I've had my eye on this race up in North Conway, NH for a few years. What started as a cruel five mile race over Cathedral and White Horse Ledge eventually expanded and added a 13ish mile course that continued on over North Moat Mountain. A race that involves as much hiking as running, the longer course was dubbed the Beast of the East. After a few years of not jiving with my schedule, I was finally able to make it work for 2016.
I drove up the day before and did a bit of redlining on the Boulder Loop Trail off of the Kang. This three mile loop offered some nice ledge views and confirmed that the conditions were primo - the ground/rocks were very dry and my Speedcross seemed to grip well on them. I hoped I wasn't doing too much the day before the race but it was good to get out on some hilly trails for a (mostly) hike.
The day of the race was cool to start and it was surprisingly windy down by Echo Lake. Judging by the registration table this race brought in a small field but most of the runners looked very fit. After a few remarks from the course director we lined up and were off at 10 AM. I tried to keep the pace fairly easy and let a bunch of people go by. The trail around the lake has lots of roots to contend with so I focused on footwork. The trail began to climb easily and the runners ahead were beginning to pull away.
|Don't know if I'm ready but here we go|
|Beautiful spot to start a race, though chilly with the wind|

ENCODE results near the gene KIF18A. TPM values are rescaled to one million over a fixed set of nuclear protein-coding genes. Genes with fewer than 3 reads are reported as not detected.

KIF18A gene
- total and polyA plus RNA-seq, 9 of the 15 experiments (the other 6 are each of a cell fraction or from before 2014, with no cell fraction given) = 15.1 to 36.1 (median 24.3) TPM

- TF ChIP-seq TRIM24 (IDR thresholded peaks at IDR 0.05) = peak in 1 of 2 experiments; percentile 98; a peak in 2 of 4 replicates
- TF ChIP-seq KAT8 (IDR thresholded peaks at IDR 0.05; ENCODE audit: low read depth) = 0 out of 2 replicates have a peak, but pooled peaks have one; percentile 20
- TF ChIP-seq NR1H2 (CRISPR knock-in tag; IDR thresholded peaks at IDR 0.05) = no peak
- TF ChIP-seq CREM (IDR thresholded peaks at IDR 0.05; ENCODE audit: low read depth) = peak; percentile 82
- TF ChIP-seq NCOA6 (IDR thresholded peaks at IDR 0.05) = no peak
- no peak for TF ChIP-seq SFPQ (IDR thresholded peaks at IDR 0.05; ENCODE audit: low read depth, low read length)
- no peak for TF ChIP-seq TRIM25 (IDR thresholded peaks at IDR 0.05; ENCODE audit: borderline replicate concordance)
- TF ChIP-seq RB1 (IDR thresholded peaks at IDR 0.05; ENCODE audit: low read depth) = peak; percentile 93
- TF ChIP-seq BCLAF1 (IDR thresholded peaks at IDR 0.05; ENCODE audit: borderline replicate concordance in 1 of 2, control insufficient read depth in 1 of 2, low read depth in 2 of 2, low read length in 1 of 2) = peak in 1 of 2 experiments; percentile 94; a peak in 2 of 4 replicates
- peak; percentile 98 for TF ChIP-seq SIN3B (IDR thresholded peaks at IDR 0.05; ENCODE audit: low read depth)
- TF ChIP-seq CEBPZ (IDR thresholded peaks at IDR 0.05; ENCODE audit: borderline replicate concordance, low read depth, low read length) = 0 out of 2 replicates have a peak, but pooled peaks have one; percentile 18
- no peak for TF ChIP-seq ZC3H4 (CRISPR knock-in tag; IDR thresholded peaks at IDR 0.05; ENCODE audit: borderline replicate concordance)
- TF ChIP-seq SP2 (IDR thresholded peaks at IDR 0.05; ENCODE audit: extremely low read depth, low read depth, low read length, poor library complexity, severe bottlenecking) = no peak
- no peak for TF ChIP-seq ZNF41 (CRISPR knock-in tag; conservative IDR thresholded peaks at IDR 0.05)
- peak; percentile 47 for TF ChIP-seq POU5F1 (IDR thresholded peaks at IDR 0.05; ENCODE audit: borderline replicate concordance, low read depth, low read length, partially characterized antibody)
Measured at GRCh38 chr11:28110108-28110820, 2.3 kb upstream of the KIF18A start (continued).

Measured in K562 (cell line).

Photo by Mike Crutchley
Not for long though as at 1.5 miles there was a sharp turn and suddenly we were all hiking uphill. The climbing was very steep and we went up 500 feet over 1/2 mile. The going was tough and I fell in behind a couple other guys. My quads were burning already - that can't be good. A tall fellow named Lars came up behind and I let him by. He was a much faster climber. Finally the trail eased off and we spilled out onto the Cathedral Ledge autoroad for a few hundred feet of pavement. Then back into the woods as the trail led us over the rocky ledges and into the parking lot where the first aid station was set up.
I was third in a train of four guys as we hit the first significant downhill section. Technical stuff and the lead guy in grey took off and I tried to follow suit. I was faster downhill than the other two but grey guy was well ahead by the time the trail leveled off. Then another 500 feet of climbing began over 1/2 mile. Lars quickly caught up with me but was content to stay behind. A few sections offered a chance to get a run going and I was able to close the gap with grey shirt on these sections. I took the lead but right before we reached the White Horse summit I missed a sharp turn and led us down the wrong trail for about a minute. By the time I realized the error and we doubled back someone had gone by and now I was at the back of the train again. I felt bad about leading them on the detour.
At the top of White Horse was the 2nd (and final) add station. We were only about three miles in at this point. I was following behind Lars during this fun downhill section - the other two guys had disappeared up ahead. When we hit the Red Ridge Trail I got ahead of Lars as he almost went the wrong way (this intersection confused several people as there were flags in both directions as the course returns via the same trail. A couple people ended up taking a right and running the North Moat loop backwards). The next mile was moderate technical downhill which favored me. I was able to reel in grey shirt and as the moderate downhill turned to moderate uphill, I was able to catch the first guy in our train. At this point I was able to put distance on all of them. After a dry brook crossing it suddenly became a hike again and looking back I saw I was alone. For the moment.